Oils were burned to add a pleasant scent to a room, but also came in handy for keeping evil spirits away and conducting ceremonies. In this article, you will learn more about perfumes and burning oils.
The blue lotus (also known as the blue water lily) is considered one of the most sacred of plants in ancient Egyptian days. Known for possessing aphrodisiac qualities, the scent is described as being exotic and floral. It has uplifting properties that are elevated when combined with cardamom, cinnamon, myrrh, saffron, and rose. This scent would have been something that an Egyptian queen would wear. Susinum was also made by combining lilies and myrrh with cinnamon in a base of balanos oil.
The perfumed scent of mendesian was quite popular during ancient Egyptian times. It was made with a combination of myrrh, cardamom, and cinnamon. The aroma was rich, warm and spicy. The Mendesian scent was named after the ancient city of Mendes. It was sometimes made with myrrh, cassia, as well as assorted gums and resins that had been steeped in oil.
With more than 200 species of geranium , not all of them produce a scent that can be used as perfume. The plant originated in South Africa, Madagascar, Egypt and Morocco. In the 17th century, the plants had made their way to European countries such as Italy, Spain and France.
The leaves and pinkish white flowers of the geranium were used to make fragrant oil in Egypt known for its light, fresh and floral aroma. The oil of the perennial shrub was used to raise the spirits and relax the mind, but it also had medicinal properties, such as treat skin conditions, calm irritability, and ease insomnia. The strong scent of the oil was also used to keep mosquitoes away, as well as head lice. The plant was also positioned around homes for keeping away evil spirits.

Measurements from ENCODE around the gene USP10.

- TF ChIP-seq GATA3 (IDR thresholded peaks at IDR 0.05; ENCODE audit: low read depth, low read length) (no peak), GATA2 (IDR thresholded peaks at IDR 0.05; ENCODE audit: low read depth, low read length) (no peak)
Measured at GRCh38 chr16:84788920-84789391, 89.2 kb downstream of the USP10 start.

Egyptian Burning Oils
The oldest method of releasing the scent of a fragrance was to add a few drops of the oil to a burner. Sometimes, fragrant materials were added to oils (or animal fats of the goose, ox, or swine). Fruit pastes were also made. For example, raisins were used to make kyphi , a fragrance quite popular in the temples.
Popular burning oils included frankincense, sandalwood, myrrh, and lotus. The aroma of frankincense was used to encourage concentration and to alleviate unwanted odors that lingered. Sandalwood burning oil was sweet and woody with an aroma that created warm surroundings. You can pair sandalwood oil with lotus oil to enjoy a relaxing and uplifting fragrance.
To add a fresh, warm scent to a room, a combination of myrrh and frankincense was used. The fresh, clean scent of cedar added a touch of woods to a room, as well as removed unwanted aromas. Lotus perfume oil was closely associated with the god Nefertum and when burned, brought a sweet, light floral scent to a room.